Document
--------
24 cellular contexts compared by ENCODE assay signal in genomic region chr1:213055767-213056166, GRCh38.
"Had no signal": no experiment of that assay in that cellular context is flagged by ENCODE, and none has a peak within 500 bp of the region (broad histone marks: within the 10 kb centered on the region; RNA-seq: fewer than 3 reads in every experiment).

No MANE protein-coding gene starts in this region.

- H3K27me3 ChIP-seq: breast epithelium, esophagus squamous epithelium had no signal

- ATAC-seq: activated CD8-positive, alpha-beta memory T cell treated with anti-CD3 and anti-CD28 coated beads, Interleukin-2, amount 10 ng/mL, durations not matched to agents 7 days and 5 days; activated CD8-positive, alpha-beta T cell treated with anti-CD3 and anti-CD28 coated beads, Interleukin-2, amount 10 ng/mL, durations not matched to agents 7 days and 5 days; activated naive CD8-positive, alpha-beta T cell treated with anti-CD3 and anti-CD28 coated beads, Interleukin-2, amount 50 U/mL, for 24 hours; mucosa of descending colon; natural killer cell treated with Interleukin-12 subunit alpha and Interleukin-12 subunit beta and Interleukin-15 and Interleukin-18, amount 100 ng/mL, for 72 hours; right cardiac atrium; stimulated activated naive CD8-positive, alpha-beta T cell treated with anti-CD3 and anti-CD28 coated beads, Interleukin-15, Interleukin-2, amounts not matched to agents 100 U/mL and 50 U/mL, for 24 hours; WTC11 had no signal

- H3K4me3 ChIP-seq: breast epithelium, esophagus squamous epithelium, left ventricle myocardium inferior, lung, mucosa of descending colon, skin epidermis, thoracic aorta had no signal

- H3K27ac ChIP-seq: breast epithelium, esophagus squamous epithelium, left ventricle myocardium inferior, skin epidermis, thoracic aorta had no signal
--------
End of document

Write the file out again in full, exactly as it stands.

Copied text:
24 cellular contexts compared by ENCODE assay signal in genomic region chr1:213055767-213056166, GRCh38.
"Had no signal": no experiment of that assay in that cellular context is flagged by ENCODE, and none has a peak within 500 bp of the region (broad histone marks: within the 10 kb centered on the region; RNA-seq: fewer than 3 reads in every experiment).

No MANE protein-coding gene starts in this region.

- H3K27me3 ChIP-seq: breast epithelium, esophagus squamous epithelium had no signal

- ATAC-seq: activated CD8-positive, alpha-beta memory T cell treated with anti-CD3 and anti-CD28 coated beads, Interleukin-2, amount 10 ng/mL, durations not matched to agents 7 days and 5 days; activated CD8-positive, alpha-beta T cell treated with anti-CD3 and anti-CD28 coated beads, Interleukin-2, amount 10 ng/mL, durations not matched to agents 7 days and 5 days; activated naive CD8-positive, alpha-beta T cell treated with anti-CD3 and anti-CD28 coated beads, Interleukin-2, amount 50 U/mL, for 24 hours; mucosa of descending colon; natural killer cell treated with Interleukin-12 subunit alpha and Interleukin-12 subunit beta and Interleukin-15 and Interleukin-18, amount 100 ng/mL, for 72 hours; right cardiac atrium; stimulated activated naive CD8-positive, alpha-beta T cell treated with anti-CD3 and anti-CD28 coated beads, Interleukin-15, Interleukin-2, amounts not matched to agents 100 U/mL and 50 U/mL, for 24 hours; WTC11 had no signal

- H3K4me3 ChIP-seq: breast epithelium, esophagus squamous epithelium, left ventricle myocardium inferior, lung, mucosa of descending colon, skin epidermis, thoracic aorta had no signal

- H3K27ac ChIP-seq: breast epithelium, esophagus squamous epithelium, left ventricle myocardium inferior, skin epidermis, thoracic aorta had no signal